New Harvard Research Finds Walnuts May Help Slow Colon Cancer Growth

New Harvard research finds walnuts may help slow colon cancer growth

On May 11, 2015 in Folsom, California, Dr. Christos Mantzoros headed a new animal study in Beth Israel Deaconess Medical Center, Harvard Medical School. The study pointed out that an intake of walnuts will possibly delay colorectal tumor development. It was discovered that walnuts have the ability to modify cancer cells.

The study that was conducted is actually the first research done to evaluate whether consumption of walnut may bring changes to micro-ribonucleic acids, the nucleotides that play a part in modifying gene expression. The ribonucleic acids are taken as the center of this study in the developing the subject of Epigenetics, or what is called as the study on how genes change due to ecological elements.

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Dr. Mantzoros said that their research shows that a walnut diet brings substantial changes in the expression profile of miRNAs in colorectal cancer tissue.

Researchers led the randomized experiment with two mice groups. One of the groups was nourished with 2 ounces of walnuts, which is equivalent to 2 servings per day for people. The other group was fed with a similar control diet but without walnuts. The researchers waited for 25 days for results. At the 25th day, the group of mice that was fed with walnuts, the researchers found out that crucial miRNA which brings cancer cell infection, vascularization and propagation were definitely involved.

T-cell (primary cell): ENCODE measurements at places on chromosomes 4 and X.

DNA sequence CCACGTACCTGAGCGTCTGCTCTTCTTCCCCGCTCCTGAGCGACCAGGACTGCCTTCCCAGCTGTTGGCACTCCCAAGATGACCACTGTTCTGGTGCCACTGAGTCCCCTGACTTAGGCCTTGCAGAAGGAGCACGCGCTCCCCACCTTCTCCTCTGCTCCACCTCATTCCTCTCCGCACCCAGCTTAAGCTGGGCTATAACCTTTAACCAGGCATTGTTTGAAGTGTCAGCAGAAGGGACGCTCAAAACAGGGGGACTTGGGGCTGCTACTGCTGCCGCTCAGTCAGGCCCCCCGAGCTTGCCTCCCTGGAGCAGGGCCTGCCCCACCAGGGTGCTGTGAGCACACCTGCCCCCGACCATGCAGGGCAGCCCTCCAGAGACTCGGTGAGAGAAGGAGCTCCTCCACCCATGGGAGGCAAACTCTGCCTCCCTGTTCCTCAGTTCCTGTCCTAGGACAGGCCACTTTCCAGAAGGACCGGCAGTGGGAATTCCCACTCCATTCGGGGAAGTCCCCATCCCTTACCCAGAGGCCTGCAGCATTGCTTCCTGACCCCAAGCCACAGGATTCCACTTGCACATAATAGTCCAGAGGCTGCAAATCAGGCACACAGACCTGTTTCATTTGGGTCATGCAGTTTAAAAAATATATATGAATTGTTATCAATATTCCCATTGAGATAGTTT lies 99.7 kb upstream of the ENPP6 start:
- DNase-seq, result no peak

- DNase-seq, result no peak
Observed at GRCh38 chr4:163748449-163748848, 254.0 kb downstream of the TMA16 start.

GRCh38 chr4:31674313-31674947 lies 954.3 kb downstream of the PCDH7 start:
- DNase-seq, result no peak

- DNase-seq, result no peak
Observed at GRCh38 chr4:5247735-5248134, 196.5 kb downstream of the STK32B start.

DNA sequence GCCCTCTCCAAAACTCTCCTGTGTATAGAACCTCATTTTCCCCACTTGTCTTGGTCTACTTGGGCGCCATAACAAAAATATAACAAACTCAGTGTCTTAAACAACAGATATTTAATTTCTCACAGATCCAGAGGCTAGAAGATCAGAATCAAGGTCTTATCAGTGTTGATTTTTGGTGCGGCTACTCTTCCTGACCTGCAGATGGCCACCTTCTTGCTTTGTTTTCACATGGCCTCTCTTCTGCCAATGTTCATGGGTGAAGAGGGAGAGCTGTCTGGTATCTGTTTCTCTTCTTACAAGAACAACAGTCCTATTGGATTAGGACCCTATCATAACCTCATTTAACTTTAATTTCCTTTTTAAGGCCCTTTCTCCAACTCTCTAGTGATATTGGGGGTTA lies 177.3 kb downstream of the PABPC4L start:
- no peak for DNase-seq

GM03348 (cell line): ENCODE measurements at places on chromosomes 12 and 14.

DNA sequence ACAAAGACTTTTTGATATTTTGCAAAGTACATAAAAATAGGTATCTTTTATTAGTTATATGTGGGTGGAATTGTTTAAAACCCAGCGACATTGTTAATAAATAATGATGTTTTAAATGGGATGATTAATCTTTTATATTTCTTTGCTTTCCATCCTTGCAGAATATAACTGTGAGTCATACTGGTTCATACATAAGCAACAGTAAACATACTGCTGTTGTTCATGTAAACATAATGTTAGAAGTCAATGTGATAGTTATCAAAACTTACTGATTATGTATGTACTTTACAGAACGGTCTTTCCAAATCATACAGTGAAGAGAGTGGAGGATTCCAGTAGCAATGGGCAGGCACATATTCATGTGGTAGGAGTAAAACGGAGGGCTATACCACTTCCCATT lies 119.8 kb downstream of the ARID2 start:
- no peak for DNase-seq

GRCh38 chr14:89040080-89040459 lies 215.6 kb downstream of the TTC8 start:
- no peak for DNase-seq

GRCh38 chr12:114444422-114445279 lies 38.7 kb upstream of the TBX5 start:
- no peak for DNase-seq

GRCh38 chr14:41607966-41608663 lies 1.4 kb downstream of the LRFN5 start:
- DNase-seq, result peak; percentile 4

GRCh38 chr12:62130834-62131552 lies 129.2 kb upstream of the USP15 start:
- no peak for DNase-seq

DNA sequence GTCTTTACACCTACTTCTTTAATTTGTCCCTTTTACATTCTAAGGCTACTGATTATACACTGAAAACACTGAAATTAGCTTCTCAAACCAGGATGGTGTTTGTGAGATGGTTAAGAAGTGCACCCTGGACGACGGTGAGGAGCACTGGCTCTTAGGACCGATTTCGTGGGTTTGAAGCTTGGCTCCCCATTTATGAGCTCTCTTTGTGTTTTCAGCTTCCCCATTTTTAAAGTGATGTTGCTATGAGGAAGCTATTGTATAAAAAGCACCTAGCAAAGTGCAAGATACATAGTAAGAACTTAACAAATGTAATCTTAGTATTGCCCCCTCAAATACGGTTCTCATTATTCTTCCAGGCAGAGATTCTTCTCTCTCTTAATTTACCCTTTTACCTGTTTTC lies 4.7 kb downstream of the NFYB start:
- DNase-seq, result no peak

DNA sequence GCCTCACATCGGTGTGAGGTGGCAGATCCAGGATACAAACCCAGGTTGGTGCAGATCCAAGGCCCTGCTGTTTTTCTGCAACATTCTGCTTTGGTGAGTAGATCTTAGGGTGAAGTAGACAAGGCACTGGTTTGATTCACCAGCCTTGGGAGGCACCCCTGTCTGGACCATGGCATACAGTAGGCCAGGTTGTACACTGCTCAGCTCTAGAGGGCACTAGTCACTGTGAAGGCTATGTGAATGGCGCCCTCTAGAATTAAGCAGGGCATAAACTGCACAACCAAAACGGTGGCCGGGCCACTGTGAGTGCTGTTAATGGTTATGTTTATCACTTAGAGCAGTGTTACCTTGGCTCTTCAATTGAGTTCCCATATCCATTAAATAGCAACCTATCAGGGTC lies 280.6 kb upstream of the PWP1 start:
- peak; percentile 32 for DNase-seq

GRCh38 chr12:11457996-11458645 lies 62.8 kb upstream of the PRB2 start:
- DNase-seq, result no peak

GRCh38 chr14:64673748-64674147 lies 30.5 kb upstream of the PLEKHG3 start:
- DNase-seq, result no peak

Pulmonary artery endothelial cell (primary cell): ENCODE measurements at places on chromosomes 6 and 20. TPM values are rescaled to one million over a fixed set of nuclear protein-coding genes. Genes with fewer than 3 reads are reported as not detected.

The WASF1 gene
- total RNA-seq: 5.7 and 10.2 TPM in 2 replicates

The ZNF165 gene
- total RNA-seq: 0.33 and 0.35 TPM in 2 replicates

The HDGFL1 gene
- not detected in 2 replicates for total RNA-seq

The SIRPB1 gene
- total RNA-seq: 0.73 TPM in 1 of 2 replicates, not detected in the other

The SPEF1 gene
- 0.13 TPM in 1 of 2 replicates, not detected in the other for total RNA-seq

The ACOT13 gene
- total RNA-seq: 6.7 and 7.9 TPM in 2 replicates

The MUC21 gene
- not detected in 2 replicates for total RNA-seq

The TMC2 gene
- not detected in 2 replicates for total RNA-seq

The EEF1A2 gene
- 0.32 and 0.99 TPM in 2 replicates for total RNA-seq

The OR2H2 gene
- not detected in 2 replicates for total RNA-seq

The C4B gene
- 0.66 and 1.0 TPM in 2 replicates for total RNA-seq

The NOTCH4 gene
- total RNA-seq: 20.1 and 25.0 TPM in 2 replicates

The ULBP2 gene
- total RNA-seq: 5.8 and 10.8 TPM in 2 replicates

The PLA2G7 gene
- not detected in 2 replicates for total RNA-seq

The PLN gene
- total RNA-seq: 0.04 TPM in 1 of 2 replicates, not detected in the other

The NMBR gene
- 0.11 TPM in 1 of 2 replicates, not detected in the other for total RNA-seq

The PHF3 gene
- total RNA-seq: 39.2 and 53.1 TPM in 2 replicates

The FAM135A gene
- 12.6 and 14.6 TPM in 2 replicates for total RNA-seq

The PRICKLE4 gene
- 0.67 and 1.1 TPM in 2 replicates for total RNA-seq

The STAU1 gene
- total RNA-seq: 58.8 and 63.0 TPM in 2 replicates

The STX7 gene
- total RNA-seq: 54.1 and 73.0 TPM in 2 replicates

It was found out that the tumors of mice nourished with the walnut diet were ten times the amount of total omega-3 fatty acids, that includes plant-based alpha-linolenic acid (ALA), in soft tissue paralleled to the mice fed the control diet. The research learned that a smaller tumor size was connected with bigger ratio of omega-3s in tumor tissues, signifying that ALA can offer a protective value. The growth of tumor was slower in walnut-fed mice as compared to the other group of mice.  This study was experimented with animals but the result is not yet inferred with humans

ALA is a vital fatty acid precarious to several body developments and is identified to lessen swelling. Walnuts are considered to be the only nut that have substantial element of alpha-linolenic acid. Walnuts are also packed with antioxidants, vitamins and minerals needed for the body.

Derived conclusions from the research:

  1. Colorectal cancer is the third most common type of cancer worldwide and is second to only lung cancer as the leading cause of death in Western Countries.
  2. An article detailing these findings, “Dietary Walnut Suppression of Colorectal Cancer in mice: mediation by miRNA patterns and fatty acid incorporation” has been published in the Journal of Nutritional Biochemistry.
  3. Diet is a variable risk aspect in preventing several cancer types like colorectal cancer. Around 30-50 percent of colorectal cancer in men and about 20 percent in women can be avoided by changing one’s diet and lifestyle.


Source: Eureka Alert